Counties are sorted into one of four color-coded tiers based on a few factors: new coronavirus case rates, the rate of positive results among those tested, and a health-equity metric intended to ensure that the positive-case rate in poorer communities is not significantly worse than the county’s overall figure.
It used to be that counties had to record a case rate, adjusted based on the number of tests performed, at or below 7.0 new coronavirus cases per day per 100,000 people to move from the purple to the red tier. With the state having met its initial vaccination goal Friday, however, counties with a case rate of up to 10.0 new cases per day per 100,000 people are now eligible to advance, provided they log two consecutive weeks of qualifying data.
As a result, 13 more counties — Sacramento, San Diego, Riverside, Ventura, Kings, Lake, Monterey, San Joaquin, Santa Barbara, Sutter, Tehama, Tulare and Yuba — are poised to join the red tier this week if their metrics hold.
State officials will update county-specific metrics and tier assignments Tuesday.
The risk of contracting the coronavirus while dining indoors at restaurants is one reason why L.A. County is requiring that those eating together live in the same household.
Despite the wider reopenings, now is not the time for Californians to let their guard down, officials say. Dr. Mark Ghaly, the state’s Health and Human Services secretary, said during a briefing Friday that there is still reason to be cautious about participating in newly allowed activities, such as dining indoors at restaurants, as any venue where people aren’t wearing masks the entire time carries a risk for infection.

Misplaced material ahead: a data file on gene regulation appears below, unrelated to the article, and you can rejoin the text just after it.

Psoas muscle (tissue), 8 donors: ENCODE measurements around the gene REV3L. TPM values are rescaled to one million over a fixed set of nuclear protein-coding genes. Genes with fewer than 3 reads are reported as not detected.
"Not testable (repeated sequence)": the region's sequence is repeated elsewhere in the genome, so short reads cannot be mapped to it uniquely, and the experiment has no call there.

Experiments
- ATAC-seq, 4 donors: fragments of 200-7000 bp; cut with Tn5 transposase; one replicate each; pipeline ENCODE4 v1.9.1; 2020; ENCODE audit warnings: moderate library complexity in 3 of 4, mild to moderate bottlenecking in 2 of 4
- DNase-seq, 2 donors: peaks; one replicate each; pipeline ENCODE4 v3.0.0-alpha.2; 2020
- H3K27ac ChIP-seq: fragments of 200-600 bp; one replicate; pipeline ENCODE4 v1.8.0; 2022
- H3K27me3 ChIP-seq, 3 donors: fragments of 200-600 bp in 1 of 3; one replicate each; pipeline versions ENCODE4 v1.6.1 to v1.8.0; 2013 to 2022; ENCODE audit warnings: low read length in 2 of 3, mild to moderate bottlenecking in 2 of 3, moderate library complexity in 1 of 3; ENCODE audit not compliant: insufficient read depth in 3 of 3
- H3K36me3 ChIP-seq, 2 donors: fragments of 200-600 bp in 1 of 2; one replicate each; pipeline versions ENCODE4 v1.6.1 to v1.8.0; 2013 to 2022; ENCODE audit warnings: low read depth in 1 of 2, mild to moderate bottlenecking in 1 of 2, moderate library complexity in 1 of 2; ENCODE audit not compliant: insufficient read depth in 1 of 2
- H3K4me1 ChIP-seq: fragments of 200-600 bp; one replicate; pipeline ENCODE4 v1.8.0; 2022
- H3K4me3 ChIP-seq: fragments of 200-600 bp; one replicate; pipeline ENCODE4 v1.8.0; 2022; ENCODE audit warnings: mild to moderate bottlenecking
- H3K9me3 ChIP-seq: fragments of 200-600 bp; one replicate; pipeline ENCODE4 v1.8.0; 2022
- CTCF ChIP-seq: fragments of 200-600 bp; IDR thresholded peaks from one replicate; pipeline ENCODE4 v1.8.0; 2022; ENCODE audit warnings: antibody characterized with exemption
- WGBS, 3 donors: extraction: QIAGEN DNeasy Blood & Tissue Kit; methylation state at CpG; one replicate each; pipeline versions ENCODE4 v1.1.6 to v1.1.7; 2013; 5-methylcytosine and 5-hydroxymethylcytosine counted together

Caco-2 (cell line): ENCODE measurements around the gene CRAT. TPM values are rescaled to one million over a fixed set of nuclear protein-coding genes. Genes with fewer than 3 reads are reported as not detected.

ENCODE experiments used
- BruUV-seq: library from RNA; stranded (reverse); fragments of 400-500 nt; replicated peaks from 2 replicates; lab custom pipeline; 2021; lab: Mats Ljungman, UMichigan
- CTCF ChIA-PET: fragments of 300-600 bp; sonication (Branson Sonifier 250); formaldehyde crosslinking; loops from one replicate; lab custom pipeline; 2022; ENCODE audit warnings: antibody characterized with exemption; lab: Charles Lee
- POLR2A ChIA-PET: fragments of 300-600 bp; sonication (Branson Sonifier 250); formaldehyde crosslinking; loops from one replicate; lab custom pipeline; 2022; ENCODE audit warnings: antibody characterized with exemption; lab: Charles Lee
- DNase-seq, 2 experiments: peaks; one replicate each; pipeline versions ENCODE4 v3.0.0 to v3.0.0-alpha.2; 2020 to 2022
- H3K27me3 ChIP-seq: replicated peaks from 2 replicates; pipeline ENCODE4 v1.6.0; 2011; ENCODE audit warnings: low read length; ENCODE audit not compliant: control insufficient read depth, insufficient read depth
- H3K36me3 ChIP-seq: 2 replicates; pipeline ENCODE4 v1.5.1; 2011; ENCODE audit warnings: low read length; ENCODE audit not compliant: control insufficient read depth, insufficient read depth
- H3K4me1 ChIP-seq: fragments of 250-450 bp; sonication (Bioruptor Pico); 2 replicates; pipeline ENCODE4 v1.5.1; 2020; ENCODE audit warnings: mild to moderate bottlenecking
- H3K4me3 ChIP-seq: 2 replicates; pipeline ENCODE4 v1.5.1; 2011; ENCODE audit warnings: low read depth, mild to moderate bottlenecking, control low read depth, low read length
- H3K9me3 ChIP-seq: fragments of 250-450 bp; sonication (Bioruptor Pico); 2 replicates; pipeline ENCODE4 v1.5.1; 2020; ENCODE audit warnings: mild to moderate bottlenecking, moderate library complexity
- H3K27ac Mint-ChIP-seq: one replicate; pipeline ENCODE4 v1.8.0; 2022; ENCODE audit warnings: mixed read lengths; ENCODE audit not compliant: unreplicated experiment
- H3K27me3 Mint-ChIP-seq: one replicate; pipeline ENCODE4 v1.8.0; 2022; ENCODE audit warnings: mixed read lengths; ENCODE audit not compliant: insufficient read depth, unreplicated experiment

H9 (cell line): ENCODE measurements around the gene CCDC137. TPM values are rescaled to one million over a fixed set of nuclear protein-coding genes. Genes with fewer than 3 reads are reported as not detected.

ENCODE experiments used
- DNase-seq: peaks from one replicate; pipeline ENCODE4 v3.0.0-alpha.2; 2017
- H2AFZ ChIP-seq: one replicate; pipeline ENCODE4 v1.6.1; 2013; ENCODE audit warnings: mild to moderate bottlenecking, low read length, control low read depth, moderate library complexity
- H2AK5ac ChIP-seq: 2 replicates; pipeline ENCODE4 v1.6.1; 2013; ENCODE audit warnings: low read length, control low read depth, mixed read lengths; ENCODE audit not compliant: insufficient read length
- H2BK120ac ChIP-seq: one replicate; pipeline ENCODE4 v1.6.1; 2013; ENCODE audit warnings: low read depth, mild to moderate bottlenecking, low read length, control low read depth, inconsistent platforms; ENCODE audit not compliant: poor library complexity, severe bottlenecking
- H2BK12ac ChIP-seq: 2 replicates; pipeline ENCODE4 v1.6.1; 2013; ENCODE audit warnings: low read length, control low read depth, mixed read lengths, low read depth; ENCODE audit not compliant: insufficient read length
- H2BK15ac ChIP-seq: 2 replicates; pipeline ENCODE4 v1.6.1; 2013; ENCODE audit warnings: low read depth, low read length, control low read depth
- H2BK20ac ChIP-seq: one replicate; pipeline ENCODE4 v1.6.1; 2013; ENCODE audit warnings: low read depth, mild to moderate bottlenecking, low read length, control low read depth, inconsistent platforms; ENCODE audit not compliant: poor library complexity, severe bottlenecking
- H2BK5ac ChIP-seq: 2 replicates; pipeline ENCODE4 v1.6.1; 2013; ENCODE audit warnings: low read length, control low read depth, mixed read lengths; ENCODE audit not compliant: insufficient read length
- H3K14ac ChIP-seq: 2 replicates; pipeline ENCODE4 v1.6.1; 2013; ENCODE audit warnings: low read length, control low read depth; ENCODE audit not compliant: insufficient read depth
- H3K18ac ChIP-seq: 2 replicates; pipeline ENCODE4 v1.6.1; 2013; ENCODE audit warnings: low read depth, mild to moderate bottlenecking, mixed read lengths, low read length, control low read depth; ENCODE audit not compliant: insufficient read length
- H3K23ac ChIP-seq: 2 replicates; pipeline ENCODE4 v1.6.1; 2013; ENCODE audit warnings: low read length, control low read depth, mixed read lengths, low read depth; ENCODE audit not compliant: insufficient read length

The lingering risk of dining indoors at restaurants is one reason L.A. County is requiring that those eating together live in the same household. It is permissible, however, for people from up to three households to dine at the same table outdoors.
“As we begin to see some hard-earned reopenings, we must remain as vigilant as ever,” L.A. County Supervisor Hilda Solis said Monday. “Continued declines in cases are by no means a guarantee and, if we’re not careful, we could easily fall back into the purple tier or worse, experience another resurgence.”